Each ’e in the input will then be converted to e.

SUBST may be useed in combination with the command line flag -P,
as in a invocation

yodl2html -P’SUBST(VERSION)(1.00)’ myfile.yo

Another useful substitution might be:

SUBST(_OP_)(CHAR(40))
SUBST(_CP_)(CHAR(41))

which defines  an  opening  parenthesis  (_OP_)  and  a  closing
parenthesis  (_CP_)  as mapped to the CHAR function. The strings
_OP_ and _CP_ might then be used to produce unbalanced parameter
lists.

Note that:

o      The  first  argument of the SUBST command, the search string, is
taken literally. Yodl does not expand it;  the  string  must  be
literally matched in the input.

o      The  second  argument,  the replacement, is further processed by
Yodl.   Protect  this  text  by  NOTRANS   or   NOEXPAND   where
appropriate.

Substitutions  occur  extremely  early  while YODL processes its
input files. In order to processs its input  files,  YODL  takes
the following basic steps:

1.     It requests input from its lexical scanner (so-called tokens)

2.     Its parser processes the tokens produced by the lexical scanner

3.     Its  parser  may  send  text  to  an output object’, which will
eventually appear in the output file generated  by  YODL.   YODL
will  perform  all  macro  substitutions  in  step  2,  and  all
character table conversions in  step  3.  However,  the  lexical
scanner  has  access  to  the  SUBST definitions: as soon as its
lexical analyzer detects a series  of  characters  matching  the
defining  sequence  of  a SUBST definition, it will replace that
defining sequence by its definition.  That  definition  is  then
again  read  by  the lexical scanner. Of course, this definition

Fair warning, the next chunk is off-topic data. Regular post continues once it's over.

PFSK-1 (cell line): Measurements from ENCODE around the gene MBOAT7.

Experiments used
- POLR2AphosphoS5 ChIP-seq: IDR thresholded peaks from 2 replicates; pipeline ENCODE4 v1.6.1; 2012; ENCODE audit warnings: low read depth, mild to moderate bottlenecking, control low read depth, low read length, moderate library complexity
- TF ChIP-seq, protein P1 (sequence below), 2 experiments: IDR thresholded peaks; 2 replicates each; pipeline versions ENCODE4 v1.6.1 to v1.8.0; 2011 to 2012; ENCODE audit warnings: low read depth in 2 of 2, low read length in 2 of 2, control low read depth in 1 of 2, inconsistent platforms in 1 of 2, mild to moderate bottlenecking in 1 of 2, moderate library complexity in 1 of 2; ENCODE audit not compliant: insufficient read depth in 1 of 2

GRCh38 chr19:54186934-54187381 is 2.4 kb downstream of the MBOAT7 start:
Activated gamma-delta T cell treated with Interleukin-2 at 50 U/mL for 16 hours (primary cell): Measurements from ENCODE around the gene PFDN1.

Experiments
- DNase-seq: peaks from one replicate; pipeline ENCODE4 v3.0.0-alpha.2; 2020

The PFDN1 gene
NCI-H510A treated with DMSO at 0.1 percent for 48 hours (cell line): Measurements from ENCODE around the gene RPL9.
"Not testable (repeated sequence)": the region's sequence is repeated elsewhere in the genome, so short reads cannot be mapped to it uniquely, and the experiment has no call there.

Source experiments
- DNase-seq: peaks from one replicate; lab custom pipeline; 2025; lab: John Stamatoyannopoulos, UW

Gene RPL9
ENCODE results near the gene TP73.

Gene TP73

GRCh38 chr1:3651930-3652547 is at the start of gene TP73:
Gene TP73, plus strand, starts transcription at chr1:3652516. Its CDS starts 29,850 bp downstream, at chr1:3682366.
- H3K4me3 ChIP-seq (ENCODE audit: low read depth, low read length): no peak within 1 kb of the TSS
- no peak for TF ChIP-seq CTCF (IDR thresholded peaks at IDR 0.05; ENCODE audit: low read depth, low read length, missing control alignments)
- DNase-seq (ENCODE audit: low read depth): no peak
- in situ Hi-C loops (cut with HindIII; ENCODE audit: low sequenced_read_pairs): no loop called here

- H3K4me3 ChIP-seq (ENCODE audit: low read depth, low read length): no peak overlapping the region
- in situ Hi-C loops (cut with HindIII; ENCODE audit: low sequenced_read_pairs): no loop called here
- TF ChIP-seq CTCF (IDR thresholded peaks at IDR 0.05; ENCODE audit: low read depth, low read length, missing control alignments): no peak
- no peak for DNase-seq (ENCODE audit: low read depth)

may,  in  turn,  contain  defining  sequences  of  other   SUBST
definitions: these will then be replaced by their definitions as
well. This implies:

o      Circular definitions may cause the lexical scanner to get  stuck
in  a  replacement  loop. It is the responsibility of the author
defining SUBST  definitions  to  make  sure  that  this  doesn’t
happen.

o      Neither  the  parser,  nor the output object ever sees the SUBST
defining  character  sequences:  they  will   only   see   their
definitions.

SYMBOLVALUE
SYMBOLVALUE  expands  to  the  value  of  a  symbol.  Its single
parameter list must contain the name of a  symbol.   The  symbol
must have been created earlier using the builtin DEFINESYMBOL.
Example:

The symbol has value SYMBOLVALUE(MYSYMBOL).

SYSTEM SYSTEM  takes one argument: a command to execute. The command is
run via the standard C function system.  The  presence  of  this
function  in  the  Yodl  language  introduces the danger of live
data. Imagine someone sending you a document containing

SYSTEM(rm *)

To avoid such malevolent side effects, YODL has  a  flag  -l  to
define  the live data policy’. By default, -l0 is implied which
suppresses the  SYSTEM  function  and  the  related  PIPETHROUGH

Despite the potential danger, SYSTEM can be useful in many ways.